Perhaps you saw our press release today about our Integrated Development Environment for sensors? If you didn’t, or you’re looking for more information, here’s why this is really, really exciting…
- All-in-one tool: The IDE is a one-stop shop for developing and implementing sensor algorithms into a QuickLogic sensor hubs. It combines algorithm development and testing with the hardware to deploy those designs on – all from the same supplier.
- The IDE is specifically-purposed for QuickLogic sensor hub customization. Our IDE is built specifically for sensor algorithms, and built specifically around our ArcticLink 3 S1 ultra-low power sensor hub line. No laundry list of functions that clog up your hard drive and do nothing but confuse you. The IDE is exactly what a sensor hub development engineer needs — nothing more, and certainly nothing less.
- IP Security: our customers take the security of their IP very, very seriously. If you are a regular reader here at HotSpots, you’re likely accustomed to me saying “I can’t answer that due to NDA concerns”. That extends even further — many of the system designers at our (potential or current) customers, even when under NDA, are still not allowed to share certain information with us. The IDE addresses that — customers can use our FFEAT software to port their home-grown algorithms to our sensor hub — without QuickLogic ever being exposed to that code. While we are always willing and able to assist our customers with these tasks (and certainly do), having a development environment operating on a customer’s computer is an invaluable selling tool.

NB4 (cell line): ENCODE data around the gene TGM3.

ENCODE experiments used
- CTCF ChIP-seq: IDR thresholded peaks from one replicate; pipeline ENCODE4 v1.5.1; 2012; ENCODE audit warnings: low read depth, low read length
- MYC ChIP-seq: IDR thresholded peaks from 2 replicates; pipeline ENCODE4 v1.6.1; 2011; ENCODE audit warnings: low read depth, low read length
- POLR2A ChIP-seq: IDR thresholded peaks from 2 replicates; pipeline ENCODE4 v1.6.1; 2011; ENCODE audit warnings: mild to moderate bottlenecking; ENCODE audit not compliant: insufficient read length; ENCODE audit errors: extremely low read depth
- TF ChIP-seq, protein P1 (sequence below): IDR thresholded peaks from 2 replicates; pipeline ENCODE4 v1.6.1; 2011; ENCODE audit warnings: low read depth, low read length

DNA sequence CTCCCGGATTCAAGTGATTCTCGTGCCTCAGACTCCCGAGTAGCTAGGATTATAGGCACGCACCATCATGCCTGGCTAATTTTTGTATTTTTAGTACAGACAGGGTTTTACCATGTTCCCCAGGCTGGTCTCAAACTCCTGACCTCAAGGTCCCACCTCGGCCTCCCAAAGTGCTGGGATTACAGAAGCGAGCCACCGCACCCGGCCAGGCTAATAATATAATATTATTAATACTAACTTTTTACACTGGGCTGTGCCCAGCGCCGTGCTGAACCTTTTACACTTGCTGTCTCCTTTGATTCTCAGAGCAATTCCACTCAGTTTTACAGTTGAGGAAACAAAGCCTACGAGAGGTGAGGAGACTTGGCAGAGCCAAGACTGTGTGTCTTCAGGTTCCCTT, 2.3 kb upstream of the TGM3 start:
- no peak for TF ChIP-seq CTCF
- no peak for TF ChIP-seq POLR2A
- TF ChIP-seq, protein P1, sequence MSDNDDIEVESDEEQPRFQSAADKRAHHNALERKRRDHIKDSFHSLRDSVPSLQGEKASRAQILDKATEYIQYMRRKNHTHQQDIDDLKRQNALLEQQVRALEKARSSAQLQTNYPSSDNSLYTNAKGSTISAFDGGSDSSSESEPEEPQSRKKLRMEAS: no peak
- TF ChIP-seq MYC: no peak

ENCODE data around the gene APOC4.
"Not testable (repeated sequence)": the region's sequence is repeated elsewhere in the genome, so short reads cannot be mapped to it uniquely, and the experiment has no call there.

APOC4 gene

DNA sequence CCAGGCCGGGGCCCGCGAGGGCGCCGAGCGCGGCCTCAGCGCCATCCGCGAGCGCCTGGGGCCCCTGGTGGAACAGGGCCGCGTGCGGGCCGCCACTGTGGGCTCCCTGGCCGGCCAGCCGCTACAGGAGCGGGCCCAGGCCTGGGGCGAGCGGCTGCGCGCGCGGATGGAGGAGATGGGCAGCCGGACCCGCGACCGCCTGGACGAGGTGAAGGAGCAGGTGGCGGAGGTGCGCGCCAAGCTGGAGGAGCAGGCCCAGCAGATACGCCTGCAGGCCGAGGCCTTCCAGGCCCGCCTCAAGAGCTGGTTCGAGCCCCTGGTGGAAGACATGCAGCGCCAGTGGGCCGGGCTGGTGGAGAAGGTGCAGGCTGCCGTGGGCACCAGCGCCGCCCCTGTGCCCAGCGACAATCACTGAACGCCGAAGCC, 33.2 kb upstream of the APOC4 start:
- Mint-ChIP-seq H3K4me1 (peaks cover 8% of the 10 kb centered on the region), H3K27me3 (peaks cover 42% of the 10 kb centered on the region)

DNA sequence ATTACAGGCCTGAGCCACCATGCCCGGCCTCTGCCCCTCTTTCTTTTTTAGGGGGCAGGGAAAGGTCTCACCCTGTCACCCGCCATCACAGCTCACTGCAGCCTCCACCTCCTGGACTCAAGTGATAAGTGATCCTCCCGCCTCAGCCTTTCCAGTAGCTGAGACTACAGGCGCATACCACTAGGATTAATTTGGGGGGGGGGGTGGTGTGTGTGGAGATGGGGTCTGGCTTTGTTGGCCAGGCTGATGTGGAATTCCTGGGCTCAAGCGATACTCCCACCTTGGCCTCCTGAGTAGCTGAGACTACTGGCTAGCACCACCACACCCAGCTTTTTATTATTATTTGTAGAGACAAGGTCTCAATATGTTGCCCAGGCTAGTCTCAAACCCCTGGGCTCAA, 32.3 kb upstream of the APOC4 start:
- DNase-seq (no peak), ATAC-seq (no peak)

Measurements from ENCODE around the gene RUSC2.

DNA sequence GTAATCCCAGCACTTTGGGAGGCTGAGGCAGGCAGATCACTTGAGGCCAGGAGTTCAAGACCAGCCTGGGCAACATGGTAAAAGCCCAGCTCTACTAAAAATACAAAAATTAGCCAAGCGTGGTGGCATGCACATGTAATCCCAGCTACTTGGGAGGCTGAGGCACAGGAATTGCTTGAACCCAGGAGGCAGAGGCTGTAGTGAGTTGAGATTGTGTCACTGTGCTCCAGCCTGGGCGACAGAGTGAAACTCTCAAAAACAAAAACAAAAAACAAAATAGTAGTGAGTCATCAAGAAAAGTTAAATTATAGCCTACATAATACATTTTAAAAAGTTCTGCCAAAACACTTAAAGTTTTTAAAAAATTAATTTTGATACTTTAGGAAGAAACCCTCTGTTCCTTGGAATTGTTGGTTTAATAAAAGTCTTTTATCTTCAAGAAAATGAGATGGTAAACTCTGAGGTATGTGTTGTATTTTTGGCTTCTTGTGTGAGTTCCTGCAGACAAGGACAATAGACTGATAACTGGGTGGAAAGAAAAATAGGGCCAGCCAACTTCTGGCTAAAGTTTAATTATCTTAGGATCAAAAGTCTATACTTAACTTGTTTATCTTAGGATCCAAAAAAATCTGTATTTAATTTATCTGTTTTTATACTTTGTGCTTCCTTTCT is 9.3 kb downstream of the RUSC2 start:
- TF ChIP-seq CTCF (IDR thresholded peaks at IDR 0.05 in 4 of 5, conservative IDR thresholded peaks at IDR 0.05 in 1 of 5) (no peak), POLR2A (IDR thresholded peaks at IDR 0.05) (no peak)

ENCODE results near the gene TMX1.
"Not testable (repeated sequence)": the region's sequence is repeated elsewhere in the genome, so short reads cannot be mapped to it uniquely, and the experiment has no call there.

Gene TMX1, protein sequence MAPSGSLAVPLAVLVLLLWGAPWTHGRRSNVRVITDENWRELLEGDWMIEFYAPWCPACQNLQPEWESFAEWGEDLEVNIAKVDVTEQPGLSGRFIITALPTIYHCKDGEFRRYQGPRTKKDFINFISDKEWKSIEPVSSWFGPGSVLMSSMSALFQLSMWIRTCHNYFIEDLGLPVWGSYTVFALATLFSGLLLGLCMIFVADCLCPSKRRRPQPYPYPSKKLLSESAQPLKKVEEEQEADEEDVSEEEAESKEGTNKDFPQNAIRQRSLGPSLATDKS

- Engineers familiar with C/C++ are able to come up to speed on our programming language quickly. As you can imagine, the public announcement of the IDE was preceded by introduction to key engineers at potential customers — after a short training, the general consensus of those engineers was (paraphrased) “this doesn’t look like a complicated learning experience.”
And finally, there are always going to be customers who don’t have internal algorithms, or need something quick — we always have our Always-on Context Aware Sensor Hub or Multi-axis Sensor Data Buffer Catalog CSSPs for that. Fully compatible with the Android KitKat operating system, these Catalog CSSPs, along with traditional CSSPs developed on the S1 platform, offers the promise of always-on context awareness at <2% of the system battery life.